Some of our most cherished sustainable farming practices have roots in African wisdom. Yet, discrimination and violence against African-American farmers has led to their decline from 14 percent of all growers in 1920 to less than 2 percent today, with a corresponding loss of over 14 million acres of land.  Further, Black communities suffer disproportionately from illnesses related to lack of access to fresh food and healthy natural ecosystems. Soul Fire Farm, cofounded by author, activist, and farmer Leah Penniman, is committed to ending racism and injustice in our food system. Through innovative programs such as the Black-Latinx Farmers Immersion, a sliding-scale farmshare CSA, and Youth Food Justice leadership training, Penniman is part of a global network of farmers working to increase farmland stewardship by people of color, restore Afro-indigenous farming practices, and end food apartheid.  

And now, with Farming While Black, Penniman extends that work by offering the first comprehensive manual for African-heritage people ready to reclaim their rightful place of dignified agency in the food system. This one-of-a-kind guide provides readers with a concise “how-to” for all aspects of small-scale farming.


In conversation with Nathaniel Comfort

From next-generation prenatal tests, to virtual children, to the genome-editing tool CRISPR-Cas9, new biotechnologies grant us unprecedented power to predict and shape future people. That power implies a question about belonging: which people, which variations, will we welcome? How will we square new biotech advances with the real but fragile gains for people with disabilities—especially when their voices are all but absent from the conversation?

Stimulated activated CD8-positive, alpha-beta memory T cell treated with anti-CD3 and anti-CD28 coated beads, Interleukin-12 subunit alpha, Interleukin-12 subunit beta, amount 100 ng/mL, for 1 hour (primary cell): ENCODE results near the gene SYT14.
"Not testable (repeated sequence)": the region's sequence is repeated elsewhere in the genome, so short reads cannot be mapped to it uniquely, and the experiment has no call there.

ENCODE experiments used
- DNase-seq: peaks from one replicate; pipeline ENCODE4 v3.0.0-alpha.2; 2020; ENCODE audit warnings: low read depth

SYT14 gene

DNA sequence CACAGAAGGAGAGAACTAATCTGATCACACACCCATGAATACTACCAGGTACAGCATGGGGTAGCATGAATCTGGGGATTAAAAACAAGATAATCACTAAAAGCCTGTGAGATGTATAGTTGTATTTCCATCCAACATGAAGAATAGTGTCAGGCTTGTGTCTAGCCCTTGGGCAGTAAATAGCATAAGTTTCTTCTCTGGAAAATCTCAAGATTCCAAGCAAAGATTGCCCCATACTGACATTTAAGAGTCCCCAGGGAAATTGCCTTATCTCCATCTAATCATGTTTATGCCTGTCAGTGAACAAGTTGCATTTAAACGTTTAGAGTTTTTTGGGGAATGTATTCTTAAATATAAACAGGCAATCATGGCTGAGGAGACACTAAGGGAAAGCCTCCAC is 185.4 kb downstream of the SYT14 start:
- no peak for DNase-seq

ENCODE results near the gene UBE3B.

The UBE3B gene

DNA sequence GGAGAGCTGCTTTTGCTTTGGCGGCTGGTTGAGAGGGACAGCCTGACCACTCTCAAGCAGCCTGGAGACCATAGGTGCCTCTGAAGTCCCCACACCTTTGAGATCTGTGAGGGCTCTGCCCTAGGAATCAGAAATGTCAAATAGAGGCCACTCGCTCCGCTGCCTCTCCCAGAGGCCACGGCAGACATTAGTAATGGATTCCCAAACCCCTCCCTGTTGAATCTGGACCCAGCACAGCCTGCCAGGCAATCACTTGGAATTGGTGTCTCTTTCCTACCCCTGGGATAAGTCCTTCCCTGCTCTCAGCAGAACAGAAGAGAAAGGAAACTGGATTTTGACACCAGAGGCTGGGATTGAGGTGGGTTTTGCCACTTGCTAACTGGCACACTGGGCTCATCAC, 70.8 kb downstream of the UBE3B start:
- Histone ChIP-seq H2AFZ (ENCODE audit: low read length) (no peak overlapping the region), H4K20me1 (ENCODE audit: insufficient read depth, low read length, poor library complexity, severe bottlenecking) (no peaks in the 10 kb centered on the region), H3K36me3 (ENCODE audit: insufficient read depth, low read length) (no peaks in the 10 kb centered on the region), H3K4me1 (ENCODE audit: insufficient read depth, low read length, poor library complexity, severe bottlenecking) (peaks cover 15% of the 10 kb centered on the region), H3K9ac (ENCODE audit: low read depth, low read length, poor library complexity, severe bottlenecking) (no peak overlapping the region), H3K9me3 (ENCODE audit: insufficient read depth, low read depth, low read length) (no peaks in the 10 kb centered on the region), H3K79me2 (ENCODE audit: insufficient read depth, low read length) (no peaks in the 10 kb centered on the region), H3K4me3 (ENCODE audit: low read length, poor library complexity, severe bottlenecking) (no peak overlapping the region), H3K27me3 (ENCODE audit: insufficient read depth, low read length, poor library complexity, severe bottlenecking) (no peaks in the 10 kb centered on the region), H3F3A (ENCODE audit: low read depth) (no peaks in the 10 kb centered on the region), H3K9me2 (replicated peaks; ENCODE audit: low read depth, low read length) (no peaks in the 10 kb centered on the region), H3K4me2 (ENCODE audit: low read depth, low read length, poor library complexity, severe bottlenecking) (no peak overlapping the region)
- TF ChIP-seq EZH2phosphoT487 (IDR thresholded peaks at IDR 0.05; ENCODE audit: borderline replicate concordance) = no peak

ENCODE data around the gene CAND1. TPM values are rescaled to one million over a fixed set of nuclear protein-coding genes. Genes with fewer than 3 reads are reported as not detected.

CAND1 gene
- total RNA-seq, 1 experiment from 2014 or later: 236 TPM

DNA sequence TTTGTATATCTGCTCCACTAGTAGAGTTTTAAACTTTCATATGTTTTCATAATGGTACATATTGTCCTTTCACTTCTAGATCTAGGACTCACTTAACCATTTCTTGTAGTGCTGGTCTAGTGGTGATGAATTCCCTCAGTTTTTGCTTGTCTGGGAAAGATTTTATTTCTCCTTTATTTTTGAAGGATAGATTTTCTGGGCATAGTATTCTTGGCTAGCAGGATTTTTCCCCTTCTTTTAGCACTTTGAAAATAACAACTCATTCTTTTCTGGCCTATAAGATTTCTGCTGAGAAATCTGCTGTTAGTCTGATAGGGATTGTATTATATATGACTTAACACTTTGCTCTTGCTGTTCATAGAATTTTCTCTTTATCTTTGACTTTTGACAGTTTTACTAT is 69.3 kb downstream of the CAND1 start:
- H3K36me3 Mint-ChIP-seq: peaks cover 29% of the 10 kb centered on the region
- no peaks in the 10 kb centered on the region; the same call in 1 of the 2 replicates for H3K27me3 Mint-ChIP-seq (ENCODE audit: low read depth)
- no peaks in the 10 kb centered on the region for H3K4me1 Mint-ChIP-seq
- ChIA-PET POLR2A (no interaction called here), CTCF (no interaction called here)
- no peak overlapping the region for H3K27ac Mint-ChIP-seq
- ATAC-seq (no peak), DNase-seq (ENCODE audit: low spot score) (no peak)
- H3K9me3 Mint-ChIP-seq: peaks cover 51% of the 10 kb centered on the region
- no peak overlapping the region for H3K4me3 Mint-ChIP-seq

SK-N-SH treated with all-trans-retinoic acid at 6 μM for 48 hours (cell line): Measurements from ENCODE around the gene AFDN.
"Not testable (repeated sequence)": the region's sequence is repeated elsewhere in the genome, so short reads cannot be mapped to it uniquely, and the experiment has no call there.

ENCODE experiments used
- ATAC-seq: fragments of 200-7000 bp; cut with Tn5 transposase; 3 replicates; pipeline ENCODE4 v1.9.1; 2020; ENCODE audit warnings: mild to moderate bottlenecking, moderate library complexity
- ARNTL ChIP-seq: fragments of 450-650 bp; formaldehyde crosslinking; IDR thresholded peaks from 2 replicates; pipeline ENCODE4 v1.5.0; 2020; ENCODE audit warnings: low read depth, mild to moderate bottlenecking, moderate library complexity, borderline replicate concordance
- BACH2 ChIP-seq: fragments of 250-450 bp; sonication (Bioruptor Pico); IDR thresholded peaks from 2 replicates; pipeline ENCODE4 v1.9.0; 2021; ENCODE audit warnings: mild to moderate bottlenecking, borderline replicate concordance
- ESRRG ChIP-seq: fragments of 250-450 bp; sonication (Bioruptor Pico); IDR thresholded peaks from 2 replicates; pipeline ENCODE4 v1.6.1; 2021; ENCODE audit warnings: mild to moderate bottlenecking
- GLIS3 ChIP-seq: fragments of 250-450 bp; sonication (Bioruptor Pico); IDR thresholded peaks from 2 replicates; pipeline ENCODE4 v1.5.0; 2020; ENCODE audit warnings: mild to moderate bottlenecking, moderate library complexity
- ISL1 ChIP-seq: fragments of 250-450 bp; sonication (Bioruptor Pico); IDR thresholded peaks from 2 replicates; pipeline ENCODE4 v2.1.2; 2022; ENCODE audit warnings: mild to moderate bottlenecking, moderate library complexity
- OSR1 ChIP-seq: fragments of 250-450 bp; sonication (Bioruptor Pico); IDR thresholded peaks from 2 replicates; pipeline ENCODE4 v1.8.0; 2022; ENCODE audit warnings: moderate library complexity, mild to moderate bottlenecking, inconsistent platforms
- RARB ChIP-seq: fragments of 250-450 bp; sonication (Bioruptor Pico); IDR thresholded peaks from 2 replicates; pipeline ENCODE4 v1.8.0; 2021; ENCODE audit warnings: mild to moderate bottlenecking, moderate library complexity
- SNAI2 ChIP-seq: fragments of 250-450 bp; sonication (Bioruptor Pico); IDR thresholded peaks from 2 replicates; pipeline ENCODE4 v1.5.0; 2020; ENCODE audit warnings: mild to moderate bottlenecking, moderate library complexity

This book explores that conversation, the troubled territory where biotechnology and disability meet. In it, George Estreich—an award-winning poet and memoirist, and the father of a young woman with Down syndrome—delves into popular representations of cutting-edge biotech: websites advertising next-generation prenatal tests, feature articles on “three-parent IVF,” a scientist's memoir of constructing a semisynthetic cell, and more. As Estreich shows, each new application of biotechnology is accompanied by a persuasive story, one that minimizes downsides and promises enormous benefits. In this story, people with disabilities are both invisible and essential: a key promise of new technologies is that disability will be repaired or prevented.

In chapters that blend personal narrative and scholarship, Estreich restores disability to our narratives of technology. He also considers broader themes: the place of people with disabilities in a world built for the able; the echoes of eugenic history in the genomic present; and the equation of intellect and human value. Examining the stories we tell ourselves, the fables already creating our futures, Estreich argues that, given biotech that can select and shape who we are, we need to imagine, as broadly as possible, what it means to belong.

@ Red Emma's

A chance for women working artists to meet one another and hopefully form a stronger network. 


@ Red Emma's

Join Seth Tobocman, Jeff Wilson, Rebecca Migdal, and Lou Allen for a celebration of Issue 49 of the legendary compendium of radical graphic art.